Printed marketing materials—including letterhead stationery, business cards, and similar items—are perfect for building brand recognition, but to do this effectively it’s essential to develop a cohesive design that works across all of these printed formats. And ideally, this design should work well in digital formats too.
It can help to think of your printed marketing materials as a family. All the various family members don’t have to look identical, but they do have to look like they’re from the same family. Or in other words, all of your various materials should be immediately identifiable as being issued by the same company, and when laid out together, should have a cohesive and compatible look. So, how can you achieve this?
Create A Style Guide
Before starting the actual design process, it’s highly useful to create a style guide that details all the different design elements you want to incorporate in each piece. This should include all key design elements such as fonts, colours, logo, and graphics, as well as any words and phrases that are important. This might include slogans, calls to action, and key brand identity words that define your organisation.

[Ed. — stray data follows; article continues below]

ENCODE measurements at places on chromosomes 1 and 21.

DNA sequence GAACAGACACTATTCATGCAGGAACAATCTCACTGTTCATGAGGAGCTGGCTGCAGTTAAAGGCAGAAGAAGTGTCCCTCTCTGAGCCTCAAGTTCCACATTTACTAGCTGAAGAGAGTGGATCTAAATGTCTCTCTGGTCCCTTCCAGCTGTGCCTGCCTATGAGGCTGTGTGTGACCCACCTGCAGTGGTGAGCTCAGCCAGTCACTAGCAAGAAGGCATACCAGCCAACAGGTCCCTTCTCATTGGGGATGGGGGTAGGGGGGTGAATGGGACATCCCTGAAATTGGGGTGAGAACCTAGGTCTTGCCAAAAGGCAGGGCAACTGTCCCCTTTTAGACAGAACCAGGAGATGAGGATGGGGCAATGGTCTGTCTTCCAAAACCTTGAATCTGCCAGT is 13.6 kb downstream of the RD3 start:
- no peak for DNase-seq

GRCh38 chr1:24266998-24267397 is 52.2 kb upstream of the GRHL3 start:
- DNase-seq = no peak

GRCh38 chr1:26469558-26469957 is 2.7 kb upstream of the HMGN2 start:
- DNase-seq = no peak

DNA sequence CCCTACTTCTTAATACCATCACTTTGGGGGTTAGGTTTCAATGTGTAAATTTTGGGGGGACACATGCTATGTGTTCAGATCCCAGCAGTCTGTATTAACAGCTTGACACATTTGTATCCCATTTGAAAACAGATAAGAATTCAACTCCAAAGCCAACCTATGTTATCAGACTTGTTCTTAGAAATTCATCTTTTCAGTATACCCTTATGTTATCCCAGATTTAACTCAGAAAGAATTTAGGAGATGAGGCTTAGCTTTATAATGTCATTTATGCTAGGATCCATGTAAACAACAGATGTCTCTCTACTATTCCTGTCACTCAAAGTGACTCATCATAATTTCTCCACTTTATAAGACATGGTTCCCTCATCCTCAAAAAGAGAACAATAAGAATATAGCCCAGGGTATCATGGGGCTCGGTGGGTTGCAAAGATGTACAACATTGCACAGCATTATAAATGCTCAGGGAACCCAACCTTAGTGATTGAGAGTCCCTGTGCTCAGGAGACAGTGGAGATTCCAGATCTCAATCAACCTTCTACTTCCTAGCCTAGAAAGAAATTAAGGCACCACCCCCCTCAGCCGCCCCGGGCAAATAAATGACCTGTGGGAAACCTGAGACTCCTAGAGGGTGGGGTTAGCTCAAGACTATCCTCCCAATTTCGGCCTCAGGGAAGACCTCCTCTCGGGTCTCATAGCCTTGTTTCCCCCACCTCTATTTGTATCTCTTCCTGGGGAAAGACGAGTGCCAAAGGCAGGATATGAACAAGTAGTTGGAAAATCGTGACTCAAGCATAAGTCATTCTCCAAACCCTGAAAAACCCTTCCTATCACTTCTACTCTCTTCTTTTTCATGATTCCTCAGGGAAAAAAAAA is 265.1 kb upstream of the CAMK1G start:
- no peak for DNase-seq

A comprehensive style guide should also include a hierarchy that indicates the relative important of various different images and text snippets. For example, style guide hierarchy might delineate different font sizes and colours for headlines, key information, and supplemental information. Keeping these things consistent across all printed formats helps ensure a cohesive look, and also ensures that the organisation can emphasise what’s most important in each of its printed pieces.
Choose Versatile Graphical Elements
Graphical elements such as your organisation’s logo are important visual identifiers for your brand, and this means it’s crucial that these elements are able to be incorporated effectively into all forms of printed marketing materials.
This means that versatility is essential. If the same logo has to look good on business cards, letterhead stationery, and large-format posters, it may be that the exact same logo design won’t work for each piece. While an organisation’s logo should have a consistent look for all pieces of marketing material, it’s also useful to develop variations on the theme.
Incorporate White Space
One of the biggest challenges in developing a cohesive design lies in creating a design that works for printed materials of various different shapes and sizes. Using white space effectively—an important design concept in itself—can go a long way towards solving this problem. It’s also useful for creating versatile graphical elements that can be accommodated across a range of formats.